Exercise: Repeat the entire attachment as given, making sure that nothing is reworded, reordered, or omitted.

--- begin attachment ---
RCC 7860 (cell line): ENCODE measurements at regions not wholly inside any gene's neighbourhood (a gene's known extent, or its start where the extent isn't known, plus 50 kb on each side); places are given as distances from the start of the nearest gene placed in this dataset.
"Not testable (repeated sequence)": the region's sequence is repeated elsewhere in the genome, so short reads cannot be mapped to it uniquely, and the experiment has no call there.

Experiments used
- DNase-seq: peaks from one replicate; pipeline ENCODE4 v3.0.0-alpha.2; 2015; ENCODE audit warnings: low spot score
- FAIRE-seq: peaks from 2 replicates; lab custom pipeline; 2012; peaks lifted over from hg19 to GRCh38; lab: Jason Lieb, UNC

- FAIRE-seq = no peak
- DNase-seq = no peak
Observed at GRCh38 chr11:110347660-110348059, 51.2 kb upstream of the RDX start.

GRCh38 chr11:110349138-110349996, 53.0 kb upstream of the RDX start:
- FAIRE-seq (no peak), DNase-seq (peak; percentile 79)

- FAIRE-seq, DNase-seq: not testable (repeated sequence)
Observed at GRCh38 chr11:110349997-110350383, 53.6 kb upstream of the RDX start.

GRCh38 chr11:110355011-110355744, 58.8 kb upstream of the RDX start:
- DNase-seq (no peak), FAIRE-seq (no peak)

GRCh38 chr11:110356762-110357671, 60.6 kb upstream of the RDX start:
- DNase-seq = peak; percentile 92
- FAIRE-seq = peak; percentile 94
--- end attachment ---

RCC 7860 (cell line): ENCODE measurements at regions not wholly inside any gene's neighbourhood (a gene's known extent, or its start where the extent isn't known, plus 50 kb on each side); places are given as distances from the start of the nearest gene placed in this dataset.
"Not testable (repeated sequence)": the region's sequence is repeated elsewhere in the genome, so short reads cannot be mapped to it uniquely, and the experiment has no call there.

Experiments used
- DNase-seq: peaks from one replicate; pipeline ENCODE4 v3.0.0-alpha.2; 2015; ENCODE audit warnings: low spot score
- FAIRE-seq: peaks from 2 replicates; lab custom pipeline; 2012; peaks lifted over from hg19 to GRCh38; lab: Jason Lieb, UNC

- FAIRE-seq = no peak
- DNase-seq = no peak
Observed at GRCh38 chr11:110347660-110348059, 51.2 kb upstream of the RDX start.

GRCh38 chr11:110349138-110349996, 53.0 kb upstream of the RDX start:
- FAIRE-seq (no peak), DNase-seq (peak; percentile 79)

- FAIRE-seq, DNase-seq: not testable (repeated sequence)
Observed at GRCh38 chr11:110349997-110350383, 53.6 kb upstream of the RDX start.

GRCh38 chr11:110355011-110355744, 58.8 kb upstream of the RDX start:
- DNase-seq (no peak), FAIRE-seq (no peak)

GRCh38 chr11:110356762-110357671, 60.6 kb upstream of the RDX start:
- DNase-seq = peak; percentile 92
- FAIRE-seq = peak; percentile 94